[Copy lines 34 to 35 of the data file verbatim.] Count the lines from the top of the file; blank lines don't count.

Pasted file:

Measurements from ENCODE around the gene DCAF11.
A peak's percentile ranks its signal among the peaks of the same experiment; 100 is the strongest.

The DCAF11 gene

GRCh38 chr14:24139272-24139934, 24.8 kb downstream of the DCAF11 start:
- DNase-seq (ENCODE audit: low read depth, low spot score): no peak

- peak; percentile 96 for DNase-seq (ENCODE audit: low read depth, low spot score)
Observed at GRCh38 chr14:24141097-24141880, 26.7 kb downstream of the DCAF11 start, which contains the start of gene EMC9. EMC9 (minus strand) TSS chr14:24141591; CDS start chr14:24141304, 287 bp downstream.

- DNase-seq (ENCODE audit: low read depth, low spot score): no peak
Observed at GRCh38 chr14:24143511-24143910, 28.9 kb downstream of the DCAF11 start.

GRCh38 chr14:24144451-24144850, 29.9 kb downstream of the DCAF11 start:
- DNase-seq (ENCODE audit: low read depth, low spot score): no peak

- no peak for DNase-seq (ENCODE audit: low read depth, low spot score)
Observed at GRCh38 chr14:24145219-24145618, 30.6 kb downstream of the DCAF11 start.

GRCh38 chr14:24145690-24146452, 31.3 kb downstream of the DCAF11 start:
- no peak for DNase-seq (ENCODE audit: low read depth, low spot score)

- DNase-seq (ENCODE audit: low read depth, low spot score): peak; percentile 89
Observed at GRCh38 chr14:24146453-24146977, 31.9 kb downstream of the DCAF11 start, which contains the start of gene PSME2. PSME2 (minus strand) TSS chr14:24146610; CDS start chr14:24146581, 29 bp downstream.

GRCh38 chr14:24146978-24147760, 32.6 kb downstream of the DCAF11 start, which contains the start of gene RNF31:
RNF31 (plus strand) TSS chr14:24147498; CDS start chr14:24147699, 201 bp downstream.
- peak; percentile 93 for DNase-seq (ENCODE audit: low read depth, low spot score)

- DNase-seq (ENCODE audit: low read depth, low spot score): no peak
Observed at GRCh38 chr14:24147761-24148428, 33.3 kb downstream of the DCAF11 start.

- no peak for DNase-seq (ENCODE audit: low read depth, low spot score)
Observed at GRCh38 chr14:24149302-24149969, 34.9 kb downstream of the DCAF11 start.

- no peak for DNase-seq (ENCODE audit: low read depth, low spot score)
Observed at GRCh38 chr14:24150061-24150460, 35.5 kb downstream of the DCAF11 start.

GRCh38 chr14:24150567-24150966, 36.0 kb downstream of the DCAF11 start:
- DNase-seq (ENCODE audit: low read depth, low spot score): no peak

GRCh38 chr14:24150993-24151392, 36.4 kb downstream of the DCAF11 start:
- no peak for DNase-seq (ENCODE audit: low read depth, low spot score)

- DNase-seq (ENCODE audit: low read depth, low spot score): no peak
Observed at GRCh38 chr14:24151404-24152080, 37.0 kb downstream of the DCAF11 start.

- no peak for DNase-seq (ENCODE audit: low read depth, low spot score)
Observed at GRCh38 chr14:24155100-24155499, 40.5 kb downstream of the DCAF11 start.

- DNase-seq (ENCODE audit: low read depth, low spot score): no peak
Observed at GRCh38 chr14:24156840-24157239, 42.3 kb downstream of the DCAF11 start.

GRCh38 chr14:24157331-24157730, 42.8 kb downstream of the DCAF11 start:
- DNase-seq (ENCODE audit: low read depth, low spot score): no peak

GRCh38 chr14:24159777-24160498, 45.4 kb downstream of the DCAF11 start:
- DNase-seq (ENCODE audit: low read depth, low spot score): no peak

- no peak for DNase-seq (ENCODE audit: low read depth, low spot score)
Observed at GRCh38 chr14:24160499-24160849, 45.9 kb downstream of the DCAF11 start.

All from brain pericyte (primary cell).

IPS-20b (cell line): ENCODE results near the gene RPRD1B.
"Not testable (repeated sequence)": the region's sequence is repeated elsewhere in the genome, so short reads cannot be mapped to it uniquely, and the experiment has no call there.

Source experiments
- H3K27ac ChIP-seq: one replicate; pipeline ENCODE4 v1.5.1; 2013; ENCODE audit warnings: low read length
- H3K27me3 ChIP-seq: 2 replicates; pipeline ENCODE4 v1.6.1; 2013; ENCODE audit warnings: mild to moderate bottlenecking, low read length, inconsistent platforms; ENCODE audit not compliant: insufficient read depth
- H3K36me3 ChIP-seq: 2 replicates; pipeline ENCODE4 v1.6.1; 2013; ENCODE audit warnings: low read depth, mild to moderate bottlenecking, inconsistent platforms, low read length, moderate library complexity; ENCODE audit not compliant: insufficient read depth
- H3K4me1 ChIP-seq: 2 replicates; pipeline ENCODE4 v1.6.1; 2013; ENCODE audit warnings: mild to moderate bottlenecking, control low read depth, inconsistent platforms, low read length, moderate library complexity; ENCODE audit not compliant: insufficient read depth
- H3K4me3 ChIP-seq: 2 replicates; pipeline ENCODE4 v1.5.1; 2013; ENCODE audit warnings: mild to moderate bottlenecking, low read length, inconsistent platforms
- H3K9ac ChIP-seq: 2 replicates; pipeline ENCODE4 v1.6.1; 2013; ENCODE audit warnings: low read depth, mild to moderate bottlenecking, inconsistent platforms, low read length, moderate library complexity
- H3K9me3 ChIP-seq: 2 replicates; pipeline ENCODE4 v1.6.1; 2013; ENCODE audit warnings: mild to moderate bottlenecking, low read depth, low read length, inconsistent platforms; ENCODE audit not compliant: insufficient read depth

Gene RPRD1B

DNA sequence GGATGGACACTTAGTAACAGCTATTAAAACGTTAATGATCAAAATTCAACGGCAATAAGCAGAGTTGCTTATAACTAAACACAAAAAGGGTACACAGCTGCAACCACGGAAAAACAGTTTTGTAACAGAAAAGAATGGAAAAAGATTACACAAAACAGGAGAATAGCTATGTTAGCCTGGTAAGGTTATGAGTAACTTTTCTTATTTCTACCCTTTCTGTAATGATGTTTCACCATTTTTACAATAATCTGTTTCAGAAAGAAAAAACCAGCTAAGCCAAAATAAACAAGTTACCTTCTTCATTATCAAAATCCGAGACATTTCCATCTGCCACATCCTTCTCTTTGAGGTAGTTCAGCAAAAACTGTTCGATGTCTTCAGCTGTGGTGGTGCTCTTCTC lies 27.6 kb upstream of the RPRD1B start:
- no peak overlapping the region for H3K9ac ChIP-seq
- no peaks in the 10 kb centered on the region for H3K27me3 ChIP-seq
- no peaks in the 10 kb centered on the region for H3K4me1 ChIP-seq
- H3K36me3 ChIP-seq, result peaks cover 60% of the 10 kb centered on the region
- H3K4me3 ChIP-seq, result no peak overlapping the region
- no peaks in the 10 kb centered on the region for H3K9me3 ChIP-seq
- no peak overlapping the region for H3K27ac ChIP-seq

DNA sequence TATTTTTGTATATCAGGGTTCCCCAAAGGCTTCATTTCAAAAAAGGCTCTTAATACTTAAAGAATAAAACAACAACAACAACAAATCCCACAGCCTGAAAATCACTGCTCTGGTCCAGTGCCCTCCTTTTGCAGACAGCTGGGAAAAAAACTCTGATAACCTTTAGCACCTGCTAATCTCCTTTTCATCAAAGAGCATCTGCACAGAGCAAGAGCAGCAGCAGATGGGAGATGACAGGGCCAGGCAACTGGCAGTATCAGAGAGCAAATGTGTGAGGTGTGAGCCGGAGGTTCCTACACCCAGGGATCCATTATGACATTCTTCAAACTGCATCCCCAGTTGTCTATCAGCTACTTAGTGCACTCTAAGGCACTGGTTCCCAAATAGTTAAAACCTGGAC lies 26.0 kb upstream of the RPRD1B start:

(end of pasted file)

Observed at GRCh38 chr14:24155100-24155499, 40.5 kb downstream of the DCAF11 start.

- DNase-seq (ENCODE audit: low read depth, low spot score): no peak